Study: China Outpacing US in AI Use in the Workplace

While China may be beating the US when it comes to using AI, the study shows it's not as fast to fully implement the tech.

A recent study has uncovered that the use of generative AI (GenAI) by organizations in China is outpacing those in the US, with 83% of China’s business decision makers reported using the technology, as opposed to just 65% in the US – behind the UK but ahead of Australia.

However, China doesn’t have the upper hand across the board, as almost a quarter of the US business leaders surveyed (24%) had fully implemented GenAI within their organizations. In this domain, they were leading the way, leaving China trailing behind with 19% have full integrated the tech into their business architecture.

The fully tested implementation of GenAI, rather than its overall use, may be a better indicator of future success. As Stephen Saw, Managing Director for Coleman Parks commented of the report’s findings, “higher adoption doesn’t necessarily equate to effective implementation of better returns.”

AI is a Marathon Not a Sprint

The SAS study into global AI adoption in the workplace, surveyed 1,600 decision makers in key markets and across a range of industries.

Bryan Harris, Executive Vice President at SAS, stated that it is necessary for companies to separate “hype from reality,” and to focus instead on “purposefully implementing and delivering repeatable and trusted business results.” Considering the various ethical concerns about AI’s usage, including around data privacy, it seems sensible for businesses to adopt a more measured approach.

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In terms of full implementation regionally, North America (the US and Canada) was the leading example with 20%. Although far from an outlier, the APAC region (including countries like China, Australia, and Japan, among others) reported that exactly half that figure (10%) had fully implemented AI into their companies’ daily processes.

Business Obstacles to Implementing GenAI Identified

Three of the main concerns that global business leaders identified as impeding their effective utilization of GenAI were:

• Lack of a Clear GenAI strategy. Nine out of 10 Senior Technology decision makers didn’t understand how GenAI impacted business processes.

• Insufficient data. There was not the quantity of data needed to train Large Language Models (LLMs), like OpenAI’s upcoming ChatGPT-5.

• AI regulation. Only a third of the companies felt they were equipped to comply with incoming regulations and only 5% had a reliable system to safeguard against bias and privacy concerns.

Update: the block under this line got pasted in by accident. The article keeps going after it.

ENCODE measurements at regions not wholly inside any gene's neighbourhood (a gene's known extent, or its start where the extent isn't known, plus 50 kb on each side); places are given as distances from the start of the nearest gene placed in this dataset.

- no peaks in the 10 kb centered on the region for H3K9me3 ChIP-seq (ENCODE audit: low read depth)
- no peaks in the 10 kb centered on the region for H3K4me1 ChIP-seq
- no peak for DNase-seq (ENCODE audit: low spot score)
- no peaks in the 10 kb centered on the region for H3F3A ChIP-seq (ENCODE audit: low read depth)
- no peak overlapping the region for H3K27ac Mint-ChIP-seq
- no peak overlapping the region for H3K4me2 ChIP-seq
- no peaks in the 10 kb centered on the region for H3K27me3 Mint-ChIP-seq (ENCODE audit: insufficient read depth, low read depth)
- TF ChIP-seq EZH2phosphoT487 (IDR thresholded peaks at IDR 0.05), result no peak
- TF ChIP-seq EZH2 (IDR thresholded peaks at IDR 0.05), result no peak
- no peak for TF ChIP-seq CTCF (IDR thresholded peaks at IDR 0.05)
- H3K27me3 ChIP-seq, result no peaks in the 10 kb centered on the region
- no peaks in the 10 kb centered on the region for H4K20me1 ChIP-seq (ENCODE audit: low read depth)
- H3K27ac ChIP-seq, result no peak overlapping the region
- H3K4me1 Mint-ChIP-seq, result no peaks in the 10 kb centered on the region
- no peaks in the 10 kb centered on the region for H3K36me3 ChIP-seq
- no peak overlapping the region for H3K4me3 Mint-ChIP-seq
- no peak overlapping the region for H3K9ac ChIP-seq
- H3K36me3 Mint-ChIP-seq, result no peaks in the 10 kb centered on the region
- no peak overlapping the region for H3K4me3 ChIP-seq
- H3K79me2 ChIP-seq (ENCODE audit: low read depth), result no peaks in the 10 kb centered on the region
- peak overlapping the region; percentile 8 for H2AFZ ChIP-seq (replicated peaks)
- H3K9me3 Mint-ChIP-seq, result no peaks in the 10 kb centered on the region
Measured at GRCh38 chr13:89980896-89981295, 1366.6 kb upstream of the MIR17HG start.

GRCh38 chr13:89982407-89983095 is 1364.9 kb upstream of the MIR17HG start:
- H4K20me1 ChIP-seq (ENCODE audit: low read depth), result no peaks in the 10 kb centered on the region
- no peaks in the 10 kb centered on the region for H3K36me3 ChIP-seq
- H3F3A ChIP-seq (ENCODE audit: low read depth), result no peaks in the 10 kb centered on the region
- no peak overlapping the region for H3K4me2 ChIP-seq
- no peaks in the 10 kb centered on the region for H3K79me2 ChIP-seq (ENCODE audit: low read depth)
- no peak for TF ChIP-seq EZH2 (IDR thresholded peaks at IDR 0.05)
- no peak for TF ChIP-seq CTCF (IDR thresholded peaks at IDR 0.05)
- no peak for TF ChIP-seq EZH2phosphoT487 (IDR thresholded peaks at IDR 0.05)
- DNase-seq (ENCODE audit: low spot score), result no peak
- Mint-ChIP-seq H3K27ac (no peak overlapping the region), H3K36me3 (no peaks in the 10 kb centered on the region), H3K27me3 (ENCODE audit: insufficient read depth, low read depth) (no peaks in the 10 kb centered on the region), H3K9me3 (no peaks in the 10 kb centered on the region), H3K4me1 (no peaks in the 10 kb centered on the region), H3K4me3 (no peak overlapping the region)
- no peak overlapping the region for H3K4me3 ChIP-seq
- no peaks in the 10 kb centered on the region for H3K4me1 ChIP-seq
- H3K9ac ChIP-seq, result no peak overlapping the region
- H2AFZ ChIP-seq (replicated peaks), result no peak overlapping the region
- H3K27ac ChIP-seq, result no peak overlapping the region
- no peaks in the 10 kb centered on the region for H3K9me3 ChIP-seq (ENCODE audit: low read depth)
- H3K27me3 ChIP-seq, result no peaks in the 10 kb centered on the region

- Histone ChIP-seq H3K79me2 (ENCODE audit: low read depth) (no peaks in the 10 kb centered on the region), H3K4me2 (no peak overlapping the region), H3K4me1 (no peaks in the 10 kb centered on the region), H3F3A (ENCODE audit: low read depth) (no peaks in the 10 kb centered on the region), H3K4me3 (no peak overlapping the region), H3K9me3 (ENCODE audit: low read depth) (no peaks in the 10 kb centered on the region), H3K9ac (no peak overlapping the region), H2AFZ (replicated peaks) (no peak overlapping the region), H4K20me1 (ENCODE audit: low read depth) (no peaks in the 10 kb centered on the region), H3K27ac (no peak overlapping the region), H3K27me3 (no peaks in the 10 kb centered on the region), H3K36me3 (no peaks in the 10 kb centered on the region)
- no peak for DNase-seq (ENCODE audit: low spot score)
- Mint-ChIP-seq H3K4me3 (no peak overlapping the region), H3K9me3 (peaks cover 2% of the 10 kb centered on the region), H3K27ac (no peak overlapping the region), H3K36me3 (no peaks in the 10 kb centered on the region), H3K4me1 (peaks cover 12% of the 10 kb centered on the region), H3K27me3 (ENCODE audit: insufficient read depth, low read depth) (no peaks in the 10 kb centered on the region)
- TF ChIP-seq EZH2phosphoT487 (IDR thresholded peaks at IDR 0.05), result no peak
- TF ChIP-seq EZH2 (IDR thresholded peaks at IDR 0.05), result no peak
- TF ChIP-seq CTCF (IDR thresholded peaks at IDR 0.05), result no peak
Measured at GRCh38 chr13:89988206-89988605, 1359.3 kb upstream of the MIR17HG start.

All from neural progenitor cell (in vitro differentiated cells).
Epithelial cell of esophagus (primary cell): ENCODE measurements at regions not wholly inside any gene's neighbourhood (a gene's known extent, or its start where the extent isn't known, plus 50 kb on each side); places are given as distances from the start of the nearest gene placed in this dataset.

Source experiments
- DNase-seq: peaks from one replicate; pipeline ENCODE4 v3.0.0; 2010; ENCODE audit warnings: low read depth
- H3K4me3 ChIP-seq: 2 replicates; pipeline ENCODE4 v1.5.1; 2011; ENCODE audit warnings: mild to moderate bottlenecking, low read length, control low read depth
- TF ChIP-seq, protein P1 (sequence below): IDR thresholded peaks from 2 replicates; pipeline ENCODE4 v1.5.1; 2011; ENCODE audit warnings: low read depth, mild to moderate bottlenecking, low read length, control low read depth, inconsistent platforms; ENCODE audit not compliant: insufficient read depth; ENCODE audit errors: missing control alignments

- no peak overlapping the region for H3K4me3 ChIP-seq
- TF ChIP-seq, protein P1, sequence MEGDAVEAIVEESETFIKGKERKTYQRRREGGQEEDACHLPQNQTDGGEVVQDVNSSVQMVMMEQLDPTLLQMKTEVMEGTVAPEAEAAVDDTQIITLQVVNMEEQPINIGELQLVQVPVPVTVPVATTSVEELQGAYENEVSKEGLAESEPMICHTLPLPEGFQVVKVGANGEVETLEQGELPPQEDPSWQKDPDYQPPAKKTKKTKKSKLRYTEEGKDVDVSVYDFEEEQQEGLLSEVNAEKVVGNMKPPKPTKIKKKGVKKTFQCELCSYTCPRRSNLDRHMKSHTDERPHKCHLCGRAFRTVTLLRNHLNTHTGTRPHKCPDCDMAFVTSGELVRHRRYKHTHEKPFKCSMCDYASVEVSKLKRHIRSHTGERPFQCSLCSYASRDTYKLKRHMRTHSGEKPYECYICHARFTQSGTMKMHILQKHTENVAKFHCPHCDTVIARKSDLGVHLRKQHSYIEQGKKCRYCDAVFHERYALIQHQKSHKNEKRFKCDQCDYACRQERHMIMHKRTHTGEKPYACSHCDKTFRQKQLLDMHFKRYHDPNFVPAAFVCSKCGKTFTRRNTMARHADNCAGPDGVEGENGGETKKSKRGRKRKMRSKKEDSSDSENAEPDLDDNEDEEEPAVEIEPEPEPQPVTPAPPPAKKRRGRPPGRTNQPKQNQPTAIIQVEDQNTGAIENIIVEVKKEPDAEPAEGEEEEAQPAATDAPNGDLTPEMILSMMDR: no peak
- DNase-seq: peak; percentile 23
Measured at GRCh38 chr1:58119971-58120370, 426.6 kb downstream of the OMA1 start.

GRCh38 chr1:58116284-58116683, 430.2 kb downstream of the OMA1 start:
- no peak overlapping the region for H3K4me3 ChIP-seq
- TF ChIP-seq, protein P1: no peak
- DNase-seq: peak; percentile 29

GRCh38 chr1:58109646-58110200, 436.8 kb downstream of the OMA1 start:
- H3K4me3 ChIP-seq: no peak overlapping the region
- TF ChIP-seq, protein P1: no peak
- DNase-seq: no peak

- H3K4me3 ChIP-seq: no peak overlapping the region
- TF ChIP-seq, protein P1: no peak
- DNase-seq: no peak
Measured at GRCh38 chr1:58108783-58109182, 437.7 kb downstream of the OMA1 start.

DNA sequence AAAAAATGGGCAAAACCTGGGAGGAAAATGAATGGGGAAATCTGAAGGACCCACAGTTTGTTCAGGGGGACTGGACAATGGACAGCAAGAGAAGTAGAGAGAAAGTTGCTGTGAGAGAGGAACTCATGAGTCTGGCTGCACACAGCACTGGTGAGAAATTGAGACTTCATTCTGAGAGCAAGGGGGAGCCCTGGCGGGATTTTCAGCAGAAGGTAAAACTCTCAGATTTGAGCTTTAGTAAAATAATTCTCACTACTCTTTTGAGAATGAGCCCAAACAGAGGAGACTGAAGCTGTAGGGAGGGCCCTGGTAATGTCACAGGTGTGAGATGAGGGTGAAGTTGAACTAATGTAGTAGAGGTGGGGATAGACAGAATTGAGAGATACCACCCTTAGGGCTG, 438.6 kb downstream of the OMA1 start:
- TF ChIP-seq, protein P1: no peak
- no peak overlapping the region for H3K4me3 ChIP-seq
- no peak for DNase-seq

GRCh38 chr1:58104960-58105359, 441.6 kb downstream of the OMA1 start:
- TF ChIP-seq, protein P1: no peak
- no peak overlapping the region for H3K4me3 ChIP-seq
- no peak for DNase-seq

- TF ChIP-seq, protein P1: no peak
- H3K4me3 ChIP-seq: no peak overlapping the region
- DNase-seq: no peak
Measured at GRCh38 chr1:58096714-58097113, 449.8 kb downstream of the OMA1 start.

Hampering organizations globally from embracing GenAI’s potential appears to be down to a lack of a business strategy and serious knowledge gaps, with key information failing to trickle down from senior decision makers. Despite the obstacles, however, early adopters have reported hugely positive benefits.

What are the Benefits of GenAI?

The SAS Institute study provides some very promising feedback on AI’s real-world benefits. They not only improved a company’s bottom line (operational costs were reported to be lower) but brought improved satisfaction levels across the board, from employees to customers.

Of those working with GenAI, 89% noted “improved employee experience.” Businesses utilizing AI were also more likely to keep customers happy, with 82% noting that “customer retention is higher.”

Additionally, research by J.P. Morgan underscored some key reasons why preparing your company for GenAI was the sensible thing to do to remain competitive. Their findings cited that the technology:

• Reduced the money and time needed for content creation
Boosted productivity and profitability
• Helped facilitate innovation and improved business models

They also concluded that GenAI could “result in a massive workplace productivity boom over the next one to three years,” in addition to stimulating the economy and adding $7-10 trillion to worldwide GDP.

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Written by:
Daniel is a freelance writer and journalist with over 10 years’ experience. Since 2019 he’s worked with multiple brands under the Future PLC umbrella – Tom’s Guide, T3, What Hi-Fi?, TechRadar and more – to keep an international audience informed of the latest developments in the consumer technology and TV streaming space. After receiving his MA in Contemporary Literature and Culture, Daniel also worked as a visual arts critic: writing reviews for publications like The Brooklyn Rail, Photomonitor, and Aesthetica both online and in print.
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